MUS 89200: Composers Forum
Professor Jeff Nichols
The Composers Forum is a series of meetings on topics of interest to composers. There will be guest composers and performers; presentations by students on their own work and discussion of the best ways to present one’s own work; and discussions of technical, musical and professional issues in contemporary composition.
MUS 85400: Seminar in Theory/Analysis: Intermediate Schenkerian Analysis (Schenker II)
Professor William Rothstein
A continuation of Introduction to Schenkerian Analysis ("Schenker 1"), focusing primarily on music by Haydn, Mozart, and Beethoven. Weekly assignments in graphing will be supplemented by readings and a final presentation.
MUS 84100: Seminar in Theory/Analysis: British Popular Music in the Post-Beatles Era
Professor Mark Spicer
This seminar offers an intensive study of British pop and rock music recorded and released over the past five decades, what might be described as the “Post-Beatles Era.” We will focus mainly on the myriad styles and subgenres of pop and rock that emerged in the U.K. during the 1970s and early 1980s—including heavy metal, progressive rock, glam, punk, two tone, and synthpop—with a special emphasis placed on analysis of the recorded music itself. Our readings will be drawn from the ever-growing body of interdisciplinary scholarship devoted to British pop and rock. In particular, we will repeatedly ask why is it that so much of pop and rock music since the Beatles cannot be understood properly without taking into account their remarkable influence. Coursework will involve weekly reading and listening assignments, weekly short papers in response to the reading and listening, and a substantial final conference-style paper (which may take many shapes or forms, but typically students will present close analyses of a song or group of songs of their own choosing). Limited to doctoral students in music, or with special permission of the instructor.
MUS 86400: Seminar in Theory: Analysis of Post-Tonal Music II
Professor Joseph Straus
An advanced class in post-tonal theory and analysis. Topics will include transpositional and inversional symmetry, voice leading and voice-leading spaces, contextual inversion, simple and compound interval cycles, and K-nets. Prerequisite: Post-Tonal 1 or permission of the instructor.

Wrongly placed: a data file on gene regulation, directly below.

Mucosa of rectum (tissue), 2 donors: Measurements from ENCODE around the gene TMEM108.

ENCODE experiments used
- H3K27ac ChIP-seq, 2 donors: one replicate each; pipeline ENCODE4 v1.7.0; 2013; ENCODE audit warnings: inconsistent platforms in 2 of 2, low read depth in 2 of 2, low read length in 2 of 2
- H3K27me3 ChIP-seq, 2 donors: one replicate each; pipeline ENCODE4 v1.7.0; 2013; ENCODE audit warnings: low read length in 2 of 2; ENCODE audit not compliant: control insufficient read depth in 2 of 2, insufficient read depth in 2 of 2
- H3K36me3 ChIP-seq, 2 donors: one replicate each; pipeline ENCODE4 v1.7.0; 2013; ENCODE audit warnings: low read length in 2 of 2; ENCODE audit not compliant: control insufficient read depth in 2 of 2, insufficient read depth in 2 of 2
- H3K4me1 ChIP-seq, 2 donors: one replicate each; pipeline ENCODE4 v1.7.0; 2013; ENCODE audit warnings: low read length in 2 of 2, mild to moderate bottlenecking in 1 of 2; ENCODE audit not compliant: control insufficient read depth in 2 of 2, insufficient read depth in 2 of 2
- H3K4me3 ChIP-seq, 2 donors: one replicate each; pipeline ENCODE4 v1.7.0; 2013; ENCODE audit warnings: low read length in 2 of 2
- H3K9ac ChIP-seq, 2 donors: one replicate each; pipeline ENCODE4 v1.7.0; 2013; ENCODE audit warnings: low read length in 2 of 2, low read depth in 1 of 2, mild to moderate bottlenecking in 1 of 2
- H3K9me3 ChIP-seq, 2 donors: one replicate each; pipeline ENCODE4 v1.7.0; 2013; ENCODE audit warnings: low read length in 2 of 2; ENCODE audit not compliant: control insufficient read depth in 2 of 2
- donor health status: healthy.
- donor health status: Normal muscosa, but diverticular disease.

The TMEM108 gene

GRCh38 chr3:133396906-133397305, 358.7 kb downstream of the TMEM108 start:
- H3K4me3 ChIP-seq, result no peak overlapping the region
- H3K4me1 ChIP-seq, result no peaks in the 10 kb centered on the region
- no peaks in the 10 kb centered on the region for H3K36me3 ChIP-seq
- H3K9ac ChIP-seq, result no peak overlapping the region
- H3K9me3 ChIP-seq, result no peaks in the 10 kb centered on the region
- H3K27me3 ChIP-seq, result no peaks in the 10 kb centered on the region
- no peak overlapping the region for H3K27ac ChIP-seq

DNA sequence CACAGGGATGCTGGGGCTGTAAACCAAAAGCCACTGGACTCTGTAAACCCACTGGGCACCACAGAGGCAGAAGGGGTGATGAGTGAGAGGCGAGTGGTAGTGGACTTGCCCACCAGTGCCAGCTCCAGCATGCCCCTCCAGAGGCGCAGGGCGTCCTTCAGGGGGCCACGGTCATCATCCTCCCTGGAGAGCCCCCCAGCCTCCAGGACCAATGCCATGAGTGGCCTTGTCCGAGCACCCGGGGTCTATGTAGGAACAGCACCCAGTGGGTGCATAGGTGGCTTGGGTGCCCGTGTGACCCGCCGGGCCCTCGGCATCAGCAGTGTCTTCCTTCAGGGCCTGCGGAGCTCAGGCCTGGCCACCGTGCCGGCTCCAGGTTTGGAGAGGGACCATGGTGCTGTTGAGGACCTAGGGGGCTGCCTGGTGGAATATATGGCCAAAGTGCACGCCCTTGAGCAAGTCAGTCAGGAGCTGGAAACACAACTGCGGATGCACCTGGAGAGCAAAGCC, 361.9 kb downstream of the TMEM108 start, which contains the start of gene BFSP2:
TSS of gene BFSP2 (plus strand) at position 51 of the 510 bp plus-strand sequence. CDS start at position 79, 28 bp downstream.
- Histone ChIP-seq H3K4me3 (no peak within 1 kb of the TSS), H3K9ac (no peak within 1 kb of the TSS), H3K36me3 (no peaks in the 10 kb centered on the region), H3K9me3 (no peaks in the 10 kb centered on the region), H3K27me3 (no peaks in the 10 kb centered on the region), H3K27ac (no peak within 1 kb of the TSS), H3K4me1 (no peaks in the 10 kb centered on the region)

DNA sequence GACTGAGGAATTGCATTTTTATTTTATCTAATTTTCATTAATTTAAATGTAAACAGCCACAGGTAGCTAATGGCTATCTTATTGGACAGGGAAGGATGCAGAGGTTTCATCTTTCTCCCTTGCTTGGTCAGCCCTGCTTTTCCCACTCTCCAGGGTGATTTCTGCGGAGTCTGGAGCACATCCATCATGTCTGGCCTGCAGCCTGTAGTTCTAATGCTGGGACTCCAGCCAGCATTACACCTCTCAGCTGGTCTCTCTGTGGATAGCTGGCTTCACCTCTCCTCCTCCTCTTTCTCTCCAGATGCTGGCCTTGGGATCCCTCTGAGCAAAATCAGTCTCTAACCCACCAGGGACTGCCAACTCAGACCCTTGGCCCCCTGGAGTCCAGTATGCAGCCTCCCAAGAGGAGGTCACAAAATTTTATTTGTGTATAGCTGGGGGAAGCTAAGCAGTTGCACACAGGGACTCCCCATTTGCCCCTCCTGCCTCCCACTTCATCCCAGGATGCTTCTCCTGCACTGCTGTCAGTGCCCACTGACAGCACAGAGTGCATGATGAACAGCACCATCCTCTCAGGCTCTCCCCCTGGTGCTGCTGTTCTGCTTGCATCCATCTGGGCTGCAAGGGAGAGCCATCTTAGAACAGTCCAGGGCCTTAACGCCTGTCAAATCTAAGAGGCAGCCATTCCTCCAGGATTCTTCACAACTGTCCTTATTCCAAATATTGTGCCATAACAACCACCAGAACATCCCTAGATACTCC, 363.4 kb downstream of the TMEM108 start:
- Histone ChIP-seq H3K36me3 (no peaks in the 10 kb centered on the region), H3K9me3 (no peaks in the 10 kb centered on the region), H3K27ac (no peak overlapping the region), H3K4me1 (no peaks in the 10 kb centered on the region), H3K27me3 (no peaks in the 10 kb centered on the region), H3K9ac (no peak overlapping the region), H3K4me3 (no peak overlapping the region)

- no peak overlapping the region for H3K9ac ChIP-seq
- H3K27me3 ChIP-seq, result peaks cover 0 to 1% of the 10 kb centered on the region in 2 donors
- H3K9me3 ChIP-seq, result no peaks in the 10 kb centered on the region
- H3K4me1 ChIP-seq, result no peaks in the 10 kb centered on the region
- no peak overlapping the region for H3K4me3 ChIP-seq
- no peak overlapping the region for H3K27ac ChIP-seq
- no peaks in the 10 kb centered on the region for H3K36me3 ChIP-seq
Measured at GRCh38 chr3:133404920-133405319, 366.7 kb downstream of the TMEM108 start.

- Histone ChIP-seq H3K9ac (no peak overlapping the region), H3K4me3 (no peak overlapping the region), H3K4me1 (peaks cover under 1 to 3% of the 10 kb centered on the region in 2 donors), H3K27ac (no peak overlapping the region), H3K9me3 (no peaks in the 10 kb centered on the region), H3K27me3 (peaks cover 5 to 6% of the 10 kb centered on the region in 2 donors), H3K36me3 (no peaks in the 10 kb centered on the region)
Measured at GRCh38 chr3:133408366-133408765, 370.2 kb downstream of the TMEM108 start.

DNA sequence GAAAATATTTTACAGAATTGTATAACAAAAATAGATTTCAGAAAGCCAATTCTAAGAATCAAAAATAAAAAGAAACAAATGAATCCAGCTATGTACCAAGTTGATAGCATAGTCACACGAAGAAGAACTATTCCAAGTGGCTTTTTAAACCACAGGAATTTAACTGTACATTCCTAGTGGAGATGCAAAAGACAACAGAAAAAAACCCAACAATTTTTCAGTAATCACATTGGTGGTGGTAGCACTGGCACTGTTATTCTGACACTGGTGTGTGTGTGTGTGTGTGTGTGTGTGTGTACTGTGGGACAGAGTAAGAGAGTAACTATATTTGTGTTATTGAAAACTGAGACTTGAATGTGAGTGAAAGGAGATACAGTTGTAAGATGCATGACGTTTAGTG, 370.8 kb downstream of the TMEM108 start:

MUS 81504: Performance Practice: 20th – 21st Century
Professor Ursula Oppens
Designed for both composers and performers, the course explores the performance of 20th- and 21st-century music. Weekly meetings will be devoted to the coaching and critique of both student composition assignments and representative works. There will be reading and listening assignments. The class will culminate with a mandatory public concert on May 25 in Elebash Hall featuring important repertoire works and music composed by the students.
MUS 88400: Seminar in Ethnomusicology: Topics in Caribbean Music (The Dominican Republic, the French Caribbean, and the British West Indies)
Professor Peter Manuel
This seminar explores diverse aspects of the folk, salon, and commercial popular music cultures of the Dominican Republic, the French- and English-speaking Caribbean, and their diasporic communities in the USA. Genres covered will include merengue, bachata, reggaetón, contradanza, konpá, bélé, gwo-ka, zouk, roots reggae, quadrille, dancehall, calypso, soca, Indo-Caribbean traditional and modern musics, and the musics of Afro-Jamaican and Afro-Dominican religions. Dynamics of race, gender, creolization, and diasporic interactions will be recurring themes. Grades will be based on a term paper, a short analysis assignment, class reports on readings, and class notes.